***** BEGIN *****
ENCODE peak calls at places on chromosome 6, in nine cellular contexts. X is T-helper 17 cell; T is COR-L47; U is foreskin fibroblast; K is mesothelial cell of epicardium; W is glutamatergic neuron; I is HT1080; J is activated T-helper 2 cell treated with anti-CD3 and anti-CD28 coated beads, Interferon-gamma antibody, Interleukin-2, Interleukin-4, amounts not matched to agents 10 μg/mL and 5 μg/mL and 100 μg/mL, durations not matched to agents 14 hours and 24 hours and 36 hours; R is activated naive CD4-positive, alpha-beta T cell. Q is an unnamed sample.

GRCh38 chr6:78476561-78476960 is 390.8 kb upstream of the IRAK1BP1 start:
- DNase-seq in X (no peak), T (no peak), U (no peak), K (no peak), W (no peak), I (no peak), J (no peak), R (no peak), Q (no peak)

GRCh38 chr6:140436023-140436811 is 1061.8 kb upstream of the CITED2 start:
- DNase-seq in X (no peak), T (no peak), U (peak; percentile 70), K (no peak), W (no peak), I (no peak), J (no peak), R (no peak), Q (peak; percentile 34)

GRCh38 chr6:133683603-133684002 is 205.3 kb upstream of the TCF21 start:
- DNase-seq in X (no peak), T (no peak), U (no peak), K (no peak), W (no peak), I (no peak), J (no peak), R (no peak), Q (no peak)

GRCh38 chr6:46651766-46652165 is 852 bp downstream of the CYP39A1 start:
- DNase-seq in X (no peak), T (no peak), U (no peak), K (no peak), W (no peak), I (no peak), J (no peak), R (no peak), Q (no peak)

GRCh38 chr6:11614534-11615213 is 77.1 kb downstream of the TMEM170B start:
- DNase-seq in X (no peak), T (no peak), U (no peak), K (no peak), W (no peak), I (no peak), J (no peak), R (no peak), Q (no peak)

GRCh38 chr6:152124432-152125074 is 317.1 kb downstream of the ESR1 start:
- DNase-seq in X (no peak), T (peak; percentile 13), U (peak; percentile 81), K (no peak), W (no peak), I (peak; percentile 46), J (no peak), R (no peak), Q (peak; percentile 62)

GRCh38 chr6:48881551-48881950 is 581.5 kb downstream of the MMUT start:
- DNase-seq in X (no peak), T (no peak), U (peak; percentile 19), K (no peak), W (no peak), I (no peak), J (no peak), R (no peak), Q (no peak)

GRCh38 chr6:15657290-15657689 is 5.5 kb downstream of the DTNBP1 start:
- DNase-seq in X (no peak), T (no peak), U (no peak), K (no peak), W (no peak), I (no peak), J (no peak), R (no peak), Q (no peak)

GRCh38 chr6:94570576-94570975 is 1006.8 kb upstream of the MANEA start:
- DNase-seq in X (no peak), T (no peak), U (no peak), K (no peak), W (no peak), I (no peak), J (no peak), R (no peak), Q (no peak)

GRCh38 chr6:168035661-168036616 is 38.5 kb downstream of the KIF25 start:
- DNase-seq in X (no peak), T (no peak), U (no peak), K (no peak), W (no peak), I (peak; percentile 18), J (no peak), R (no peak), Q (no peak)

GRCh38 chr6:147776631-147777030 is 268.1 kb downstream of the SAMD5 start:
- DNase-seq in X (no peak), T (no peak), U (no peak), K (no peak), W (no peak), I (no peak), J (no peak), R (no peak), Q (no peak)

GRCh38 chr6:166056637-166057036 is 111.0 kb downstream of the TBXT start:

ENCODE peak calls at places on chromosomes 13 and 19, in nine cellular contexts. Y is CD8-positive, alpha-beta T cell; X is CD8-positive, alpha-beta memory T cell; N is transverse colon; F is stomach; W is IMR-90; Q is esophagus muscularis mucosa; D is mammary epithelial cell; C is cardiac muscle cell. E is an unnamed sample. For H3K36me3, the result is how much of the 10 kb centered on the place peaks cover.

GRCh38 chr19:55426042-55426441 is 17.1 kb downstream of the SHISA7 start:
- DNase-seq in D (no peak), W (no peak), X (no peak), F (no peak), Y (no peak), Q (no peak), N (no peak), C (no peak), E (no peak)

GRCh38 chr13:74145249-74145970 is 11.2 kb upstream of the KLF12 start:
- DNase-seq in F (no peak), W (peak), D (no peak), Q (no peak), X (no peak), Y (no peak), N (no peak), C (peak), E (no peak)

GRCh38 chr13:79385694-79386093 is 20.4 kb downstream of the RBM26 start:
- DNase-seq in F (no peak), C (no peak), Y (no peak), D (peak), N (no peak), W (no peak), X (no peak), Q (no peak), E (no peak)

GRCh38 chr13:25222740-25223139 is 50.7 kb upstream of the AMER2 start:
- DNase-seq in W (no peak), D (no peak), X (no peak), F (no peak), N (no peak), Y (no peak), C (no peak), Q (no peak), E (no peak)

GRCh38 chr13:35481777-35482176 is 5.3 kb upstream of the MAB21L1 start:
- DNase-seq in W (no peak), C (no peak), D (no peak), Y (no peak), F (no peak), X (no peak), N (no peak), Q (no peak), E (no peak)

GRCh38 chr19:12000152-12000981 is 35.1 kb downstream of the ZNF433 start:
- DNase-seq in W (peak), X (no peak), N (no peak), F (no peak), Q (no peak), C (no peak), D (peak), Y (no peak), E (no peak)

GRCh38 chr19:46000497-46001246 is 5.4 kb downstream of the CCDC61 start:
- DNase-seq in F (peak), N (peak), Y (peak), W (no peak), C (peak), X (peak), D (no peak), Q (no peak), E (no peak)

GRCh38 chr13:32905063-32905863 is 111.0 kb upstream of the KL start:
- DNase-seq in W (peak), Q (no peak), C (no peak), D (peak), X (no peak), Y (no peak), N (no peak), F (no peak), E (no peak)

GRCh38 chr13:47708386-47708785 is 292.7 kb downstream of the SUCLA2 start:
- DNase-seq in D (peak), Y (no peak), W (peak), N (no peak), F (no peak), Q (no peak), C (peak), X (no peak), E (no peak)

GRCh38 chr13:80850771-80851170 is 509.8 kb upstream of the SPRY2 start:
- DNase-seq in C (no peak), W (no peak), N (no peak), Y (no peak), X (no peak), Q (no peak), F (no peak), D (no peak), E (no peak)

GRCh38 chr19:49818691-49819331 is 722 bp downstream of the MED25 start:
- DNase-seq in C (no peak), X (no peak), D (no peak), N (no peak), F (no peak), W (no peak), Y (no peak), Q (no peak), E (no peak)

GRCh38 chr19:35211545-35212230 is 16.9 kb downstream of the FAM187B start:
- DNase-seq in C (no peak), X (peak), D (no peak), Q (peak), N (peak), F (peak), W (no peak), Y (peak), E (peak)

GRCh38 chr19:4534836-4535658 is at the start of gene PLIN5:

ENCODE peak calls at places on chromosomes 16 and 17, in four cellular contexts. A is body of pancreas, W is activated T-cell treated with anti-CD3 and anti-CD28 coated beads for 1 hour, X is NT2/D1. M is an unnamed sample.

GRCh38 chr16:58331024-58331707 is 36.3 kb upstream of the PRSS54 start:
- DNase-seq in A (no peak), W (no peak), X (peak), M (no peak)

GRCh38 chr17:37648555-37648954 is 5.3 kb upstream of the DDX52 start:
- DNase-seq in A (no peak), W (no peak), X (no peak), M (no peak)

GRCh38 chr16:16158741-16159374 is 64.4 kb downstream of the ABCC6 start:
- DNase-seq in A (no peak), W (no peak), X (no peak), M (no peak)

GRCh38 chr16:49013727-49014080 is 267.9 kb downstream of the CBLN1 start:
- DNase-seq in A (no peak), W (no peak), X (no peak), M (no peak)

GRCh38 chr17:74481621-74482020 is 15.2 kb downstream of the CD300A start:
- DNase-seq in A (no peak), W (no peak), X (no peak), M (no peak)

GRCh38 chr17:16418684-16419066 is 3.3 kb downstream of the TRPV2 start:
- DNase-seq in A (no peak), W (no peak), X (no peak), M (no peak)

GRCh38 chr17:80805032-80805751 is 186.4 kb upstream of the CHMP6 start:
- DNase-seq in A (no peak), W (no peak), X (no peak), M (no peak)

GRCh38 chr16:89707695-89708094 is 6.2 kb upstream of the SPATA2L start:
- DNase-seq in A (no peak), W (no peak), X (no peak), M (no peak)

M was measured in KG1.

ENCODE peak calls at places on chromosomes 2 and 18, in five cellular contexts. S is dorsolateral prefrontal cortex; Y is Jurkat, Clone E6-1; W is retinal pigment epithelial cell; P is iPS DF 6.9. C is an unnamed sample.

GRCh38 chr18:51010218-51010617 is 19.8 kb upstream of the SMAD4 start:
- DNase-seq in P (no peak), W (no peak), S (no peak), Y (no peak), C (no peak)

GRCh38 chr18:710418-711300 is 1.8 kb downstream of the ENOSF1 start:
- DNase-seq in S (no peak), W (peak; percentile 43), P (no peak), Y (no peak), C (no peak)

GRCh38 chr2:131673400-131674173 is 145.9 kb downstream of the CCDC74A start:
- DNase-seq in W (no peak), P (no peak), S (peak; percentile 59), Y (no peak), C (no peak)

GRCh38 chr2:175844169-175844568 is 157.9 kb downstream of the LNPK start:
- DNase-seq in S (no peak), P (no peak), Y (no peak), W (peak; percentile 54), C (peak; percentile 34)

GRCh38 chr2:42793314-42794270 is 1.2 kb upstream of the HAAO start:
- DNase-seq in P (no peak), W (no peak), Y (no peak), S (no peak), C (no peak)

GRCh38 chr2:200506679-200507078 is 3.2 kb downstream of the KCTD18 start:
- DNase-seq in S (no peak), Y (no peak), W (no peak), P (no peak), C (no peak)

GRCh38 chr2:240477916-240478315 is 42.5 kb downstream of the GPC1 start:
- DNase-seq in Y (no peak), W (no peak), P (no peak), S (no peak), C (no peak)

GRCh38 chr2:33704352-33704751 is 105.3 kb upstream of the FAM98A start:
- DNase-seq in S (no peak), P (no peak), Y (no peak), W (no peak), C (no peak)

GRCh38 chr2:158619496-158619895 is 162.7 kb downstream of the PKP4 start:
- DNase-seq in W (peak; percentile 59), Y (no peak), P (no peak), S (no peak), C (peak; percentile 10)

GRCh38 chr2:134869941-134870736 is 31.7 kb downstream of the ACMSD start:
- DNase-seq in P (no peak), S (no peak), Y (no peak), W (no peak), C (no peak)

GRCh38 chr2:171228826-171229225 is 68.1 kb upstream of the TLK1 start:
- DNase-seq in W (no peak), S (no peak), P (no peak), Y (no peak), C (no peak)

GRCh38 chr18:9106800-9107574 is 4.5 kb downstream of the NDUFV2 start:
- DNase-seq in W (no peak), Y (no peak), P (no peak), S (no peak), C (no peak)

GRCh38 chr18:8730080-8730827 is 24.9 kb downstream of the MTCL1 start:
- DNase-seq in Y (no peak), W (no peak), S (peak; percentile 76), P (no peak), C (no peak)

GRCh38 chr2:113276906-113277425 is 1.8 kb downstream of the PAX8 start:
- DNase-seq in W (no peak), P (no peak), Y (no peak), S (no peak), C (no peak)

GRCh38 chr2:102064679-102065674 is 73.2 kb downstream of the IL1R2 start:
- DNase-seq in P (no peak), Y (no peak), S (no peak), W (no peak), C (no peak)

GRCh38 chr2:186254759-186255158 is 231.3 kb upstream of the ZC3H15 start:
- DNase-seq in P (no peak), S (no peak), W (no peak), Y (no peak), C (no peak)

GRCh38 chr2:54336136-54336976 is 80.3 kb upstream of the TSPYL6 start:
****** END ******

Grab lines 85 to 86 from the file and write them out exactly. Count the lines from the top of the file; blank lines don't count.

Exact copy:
- DNase-seq in S (no peak), P (no peak), Y (no peak), W (no peak), C (no peak)

GRCh38 chr2:158619496-158619895 is 162.7 kb downstream of the PKP4 start: